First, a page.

With the likes of Poundland targeting 1,000 UK stores, the business of supplying discounters with everything from cheap soft drinks to short-dated chocolate bars is becoming increasingly lucrative - as specialist Essex wholesaler Rowan International can attest.

Founded in 1986 as Eightacre by former retail buyers Alan Saywell, Alan Littmoden and Paul Tissiman, the business has gone from strength to strength since they bought it back in 2005, having sold it in 2001. The trio have helped to transform the wholesaler, rebranded as Rowan, from a £5m business to a £68m one. Primarily operating in the grey market, with household goods accounting for 50% of trading volume, Rowan now shifts clearance stock for some of Europe’s biggest fmcg suppliers. Commercial director James Russell (pictured) estimates 85% of its business involves ‘clearance stock’ and the sale of £1 lines to independents and fascia discounters such as B&M Bargains and Home Bargains.

“Strategic partnerships are crucial to moving the business to the next level”

James Russell

However, it’s the other 15% - exclusive lines sold into the discount channel in strategic partnership with fmcg giants - that excites him. “We want to grow that 15% quite rapidly and a good example is Revlon, which doesn’t have a team that deals with the discounters, so we directly sell its Charlie sprays into the discount market. Strategic partnerships are crucial to moving the business on to the next level and away from the ad hoc way the channel was managed in the past.”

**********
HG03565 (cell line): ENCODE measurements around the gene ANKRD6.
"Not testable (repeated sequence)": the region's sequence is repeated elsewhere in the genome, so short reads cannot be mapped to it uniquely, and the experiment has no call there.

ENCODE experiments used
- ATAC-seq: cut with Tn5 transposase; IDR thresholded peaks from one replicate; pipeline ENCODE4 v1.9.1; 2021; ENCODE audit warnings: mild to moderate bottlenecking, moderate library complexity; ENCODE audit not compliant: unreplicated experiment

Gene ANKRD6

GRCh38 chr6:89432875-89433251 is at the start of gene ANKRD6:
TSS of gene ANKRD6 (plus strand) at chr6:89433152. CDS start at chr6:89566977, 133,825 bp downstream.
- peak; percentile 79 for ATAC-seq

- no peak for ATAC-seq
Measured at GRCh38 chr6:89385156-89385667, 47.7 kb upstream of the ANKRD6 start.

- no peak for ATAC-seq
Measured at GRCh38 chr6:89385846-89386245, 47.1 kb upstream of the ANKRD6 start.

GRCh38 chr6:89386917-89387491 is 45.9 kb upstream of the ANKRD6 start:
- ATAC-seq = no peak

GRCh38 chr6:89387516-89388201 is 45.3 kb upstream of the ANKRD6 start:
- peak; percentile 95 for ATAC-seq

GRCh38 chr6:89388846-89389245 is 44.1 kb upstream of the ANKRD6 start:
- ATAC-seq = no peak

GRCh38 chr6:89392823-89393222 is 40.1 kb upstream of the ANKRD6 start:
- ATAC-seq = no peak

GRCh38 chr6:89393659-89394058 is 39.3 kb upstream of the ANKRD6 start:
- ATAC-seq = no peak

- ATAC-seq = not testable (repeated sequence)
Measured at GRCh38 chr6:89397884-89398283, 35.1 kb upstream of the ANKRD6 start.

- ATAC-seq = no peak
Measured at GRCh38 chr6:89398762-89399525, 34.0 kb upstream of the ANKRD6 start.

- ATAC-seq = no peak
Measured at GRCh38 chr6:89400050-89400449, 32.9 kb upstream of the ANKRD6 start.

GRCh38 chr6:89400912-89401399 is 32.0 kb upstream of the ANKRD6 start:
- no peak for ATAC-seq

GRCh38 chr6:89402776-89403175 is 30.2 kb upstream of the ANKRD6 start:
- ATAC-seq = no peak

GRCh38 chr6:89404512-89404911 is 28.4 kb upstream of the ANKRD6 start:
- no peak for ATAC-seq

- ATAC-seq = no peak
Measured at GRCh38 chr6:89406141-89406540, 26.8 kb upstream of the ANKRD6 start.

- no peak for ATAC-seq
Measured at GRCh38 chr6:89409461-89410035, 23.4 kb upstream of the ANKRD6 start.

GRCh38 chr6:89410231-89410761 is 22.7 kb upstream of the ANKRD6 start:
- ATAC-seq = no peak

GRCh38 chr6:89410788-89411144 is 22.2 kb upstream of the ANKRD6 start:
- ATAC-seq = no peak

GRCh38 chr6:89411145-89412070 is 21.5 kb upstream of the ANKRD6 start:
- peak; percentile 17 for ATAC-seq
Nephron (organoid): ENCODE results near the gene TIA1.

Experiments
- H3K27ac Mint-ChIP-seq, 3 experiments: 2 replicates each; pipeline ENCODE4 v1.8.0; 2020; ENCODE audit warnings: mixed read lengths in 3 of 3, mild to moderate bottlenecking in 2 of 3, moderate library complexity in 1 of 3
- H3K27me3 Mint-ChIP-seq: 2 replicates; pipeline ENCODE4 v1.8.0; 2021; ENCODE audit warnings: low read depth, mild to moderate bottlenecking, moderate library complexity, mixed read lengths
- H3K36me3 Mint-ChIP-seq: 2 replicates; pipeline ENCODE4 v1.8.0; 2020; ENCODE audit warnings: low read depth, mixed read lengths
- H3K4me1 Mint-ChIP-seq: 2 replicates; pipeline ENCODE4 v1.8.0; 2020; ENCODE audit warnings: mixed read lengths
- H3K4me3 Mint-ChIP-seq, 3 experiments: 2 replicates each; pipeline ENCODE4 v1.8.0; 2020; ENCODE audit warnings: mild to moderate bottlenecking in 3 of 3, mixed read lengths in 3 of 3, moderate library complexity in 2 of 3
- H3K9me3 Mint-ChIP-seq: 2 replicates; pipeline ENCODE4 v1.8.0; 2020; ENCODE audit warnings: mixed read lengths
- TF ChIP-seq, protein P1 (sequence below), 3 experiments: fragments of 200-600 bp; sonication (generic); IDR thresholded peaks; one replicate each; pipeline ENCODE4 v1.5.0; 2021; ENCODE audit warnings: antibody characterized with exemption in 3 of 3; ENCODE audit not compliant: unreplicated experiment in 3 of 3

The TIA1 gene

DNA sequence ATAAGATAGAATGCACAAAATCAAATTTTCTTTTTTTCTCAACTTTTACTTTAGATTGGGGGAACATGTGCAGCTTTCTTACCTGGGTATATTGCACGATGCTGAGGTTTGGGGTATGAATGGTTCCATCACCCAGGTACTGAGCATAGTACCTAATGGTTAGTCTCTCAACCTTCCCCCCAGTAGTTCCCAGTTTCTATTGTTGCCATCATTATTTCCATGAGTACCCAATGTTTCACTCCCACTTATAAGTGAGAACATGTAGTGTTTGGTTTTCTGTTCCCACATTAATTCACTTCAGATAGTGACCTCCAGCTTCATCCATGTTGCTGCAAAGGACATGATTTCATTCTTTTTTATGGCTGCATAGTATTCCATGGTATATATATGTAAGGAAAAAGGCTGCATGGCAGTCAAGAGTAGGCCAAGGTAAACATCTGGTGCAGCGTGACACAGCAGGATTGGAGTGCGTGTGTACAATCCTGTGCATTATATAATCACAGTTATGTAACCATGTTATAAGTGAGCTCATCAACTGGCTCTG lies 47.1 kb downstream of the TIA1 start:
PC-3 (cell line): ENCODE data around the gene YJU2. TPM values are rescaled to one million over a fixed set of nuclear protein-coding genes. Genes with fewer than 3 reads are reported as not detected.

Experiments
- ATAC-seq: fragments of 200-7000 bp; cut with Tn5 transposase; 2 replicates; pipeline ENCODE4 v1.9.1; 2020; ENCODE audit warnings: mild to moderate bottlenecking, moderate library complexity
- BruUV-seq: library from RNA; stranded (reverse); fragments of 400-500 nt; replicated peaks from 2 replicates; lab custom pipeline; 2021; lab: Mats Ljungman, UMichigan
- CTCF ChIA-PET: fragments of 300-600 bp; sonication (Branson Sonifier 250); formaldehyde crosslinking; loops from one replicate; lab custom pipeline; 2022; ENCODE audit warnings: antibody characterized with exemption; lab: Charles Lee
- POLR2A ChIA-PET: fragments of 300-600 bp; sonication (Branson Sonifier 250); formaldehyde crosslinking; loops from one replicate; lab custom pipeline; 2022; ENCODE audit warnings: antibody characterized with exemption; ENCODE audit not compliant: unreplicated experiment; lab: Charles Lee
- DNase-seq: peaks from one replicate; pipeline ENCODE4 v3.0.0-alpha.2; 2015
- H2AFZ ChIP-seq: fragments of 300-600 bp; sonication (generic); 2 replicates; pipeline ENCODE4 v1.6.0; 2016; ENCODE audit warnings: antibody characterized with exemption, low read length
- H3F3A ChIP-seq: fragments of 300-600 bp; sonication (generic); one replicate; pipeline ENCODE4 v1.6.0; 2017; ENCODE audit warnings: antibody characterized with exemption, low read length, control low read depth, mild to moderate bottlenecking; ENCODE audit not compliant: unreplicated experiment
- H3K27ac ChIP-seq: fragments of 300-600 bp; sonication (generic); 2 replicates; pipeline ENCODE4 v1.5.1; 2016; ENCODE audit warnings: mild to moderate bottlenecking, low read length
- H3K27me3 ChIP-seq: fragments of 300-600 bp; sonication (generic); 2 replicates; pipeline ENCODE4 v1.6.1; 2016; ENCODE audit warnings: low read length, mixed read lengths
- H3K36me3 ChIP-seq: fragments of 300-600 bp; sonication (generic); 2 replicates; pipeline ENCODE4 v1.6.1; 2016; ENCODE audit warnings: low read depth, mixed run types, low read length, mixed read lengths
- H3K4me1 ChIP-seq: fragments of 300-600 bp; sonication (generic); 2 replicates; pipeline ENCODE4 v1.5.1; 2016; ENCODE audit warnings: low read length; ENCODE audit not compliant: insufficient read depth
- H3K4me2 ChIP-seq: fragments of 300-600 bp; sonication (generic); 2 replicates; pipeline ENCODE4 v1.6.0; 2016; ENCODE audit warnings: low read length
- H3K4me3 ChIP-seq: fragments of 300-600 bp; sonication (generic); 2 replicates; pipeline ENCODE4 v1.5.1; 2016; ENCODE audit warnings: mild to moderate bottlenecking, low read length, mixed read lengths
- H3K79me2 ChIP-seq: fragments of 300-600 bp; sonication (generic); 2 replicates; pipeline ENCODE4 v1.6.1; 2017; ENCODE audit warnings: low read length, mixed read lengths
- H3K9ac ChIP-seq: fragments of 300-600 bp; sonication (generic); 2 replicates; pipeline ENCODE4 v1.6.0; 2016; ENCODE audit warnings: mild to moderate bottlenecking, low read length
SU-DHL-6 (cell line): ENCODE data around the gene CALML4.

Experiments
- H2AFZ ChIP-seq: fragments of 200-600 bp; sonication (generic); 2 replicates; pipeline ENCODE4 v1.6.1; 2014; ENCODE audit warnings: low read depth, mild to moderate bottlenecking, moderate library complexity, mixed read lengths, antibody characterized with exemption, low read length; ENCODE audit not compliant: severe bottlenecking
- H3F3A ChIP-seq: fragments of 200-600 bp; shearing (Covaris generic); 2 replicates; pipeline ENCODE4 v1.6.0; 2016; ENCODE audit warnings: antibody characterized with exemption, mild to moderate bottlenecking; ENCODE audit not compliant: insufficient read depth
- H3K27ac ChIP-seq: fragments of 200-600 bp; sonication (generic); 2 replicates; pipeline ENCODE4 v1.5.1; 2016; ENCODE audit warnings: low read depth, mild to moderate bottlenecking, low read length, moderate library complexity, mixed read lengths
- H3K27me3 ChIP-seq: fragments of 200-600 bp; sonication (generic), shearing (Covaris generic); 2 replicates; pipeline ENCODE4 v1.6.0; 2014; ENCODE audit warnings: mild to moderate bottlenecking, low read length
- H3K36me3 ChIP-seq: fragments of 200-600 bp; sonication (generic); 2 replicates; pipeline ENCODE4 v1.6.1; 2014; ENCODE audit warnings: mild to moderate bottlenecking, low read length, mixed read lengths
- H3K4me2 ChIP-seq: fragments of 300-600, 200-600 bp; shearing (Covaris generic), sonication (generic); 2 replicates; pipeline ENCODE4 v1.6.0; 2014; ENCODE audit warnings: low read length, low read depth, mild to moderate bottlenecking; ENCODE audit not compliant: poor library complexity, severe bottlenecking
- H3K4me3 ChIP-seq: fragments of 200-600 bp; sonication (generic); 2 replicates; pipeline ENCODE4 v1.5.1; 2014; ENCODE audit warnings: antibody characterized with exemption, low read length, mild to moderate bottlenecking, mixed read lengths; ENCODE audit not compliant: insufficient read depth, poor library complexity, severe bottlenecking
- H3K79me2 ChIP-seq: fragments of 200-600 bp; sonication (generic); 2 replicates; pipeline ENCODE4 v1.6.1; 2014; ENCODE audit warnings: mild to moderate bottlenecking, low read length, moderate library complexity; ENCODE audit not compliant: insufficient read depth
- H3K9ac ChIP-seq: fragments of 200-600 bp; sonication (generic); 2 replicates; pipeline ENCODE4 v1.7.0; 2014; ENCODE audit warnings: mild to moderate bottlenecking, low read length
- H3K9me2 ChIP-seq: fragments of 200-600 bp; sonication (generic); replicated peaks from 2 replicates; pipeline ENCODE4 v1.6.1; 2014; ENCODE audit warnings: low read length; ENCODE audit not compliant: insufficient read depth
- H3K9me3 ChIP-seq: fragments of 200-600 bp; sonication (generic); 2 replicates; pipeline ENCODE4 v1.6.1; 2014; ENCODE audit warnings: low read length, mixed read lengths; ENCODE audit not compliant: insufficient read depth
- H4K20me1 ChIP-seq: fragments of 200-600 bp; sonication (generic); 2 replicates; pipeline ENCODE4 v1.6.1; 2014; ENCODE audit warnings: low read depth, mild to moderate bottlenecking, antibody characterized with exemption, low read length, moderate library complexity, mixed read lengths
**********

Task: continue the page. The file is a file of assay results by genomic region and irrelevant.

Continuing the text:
Rise of the discounters

Rowan is about to announce a multimillion deal to become the exclusive clearance supplier of one of the world’s biggest fmcg brands. As part of a £1.3m extension, the wholesaler is also set to add 13,000 sq ft to its Basildon HQ, creating 80% more effective pallet space.

Growing at this sort of pace isn’t without its challenges, admits Russell. “If you look at the supermarkets, 55% of Sainsbury’s is in own label so that’s tough for brands,” he says. “Historically, we did all of Britvic’s business, but with improved forecasting it saw the opportunity early to supply the tier B retailers itself. Around 20% of the supply last year will go this year, but we are confident that will be replaced by businesses such as Revlon that want to enter the discounters for the first time, so things move full circle.”

He cites research suggesting only 15% of people who buy a product in a discounter go on to pay more for the same product in a supermarket. “I think that tells its own story. When opportunities at supermarkets become tough for brands, and they will, the discount market will be the ideal destination and that’s where we can help,” he says.

And not just in the UK. In October, Rowan appointed its first-ever head of international, ex-Unilever buyer Gordon McCarty. “Almost half our volume is in Europe. We manage European clearance for Reckitt Benckiser and P&G - so we are definitely prepared for the inevitable expansion of the UK discount chains.”

It is also prepared for a major growth spurt. “We want to double our sales in the next three years and become a place where suppliers engineer unique branded products for the discount channel,” says Russell. “We want Rowan to become the Booker of the discount channel.”

Given the exponential growth of the discount channel, that might not be as far-fetched as it sounds.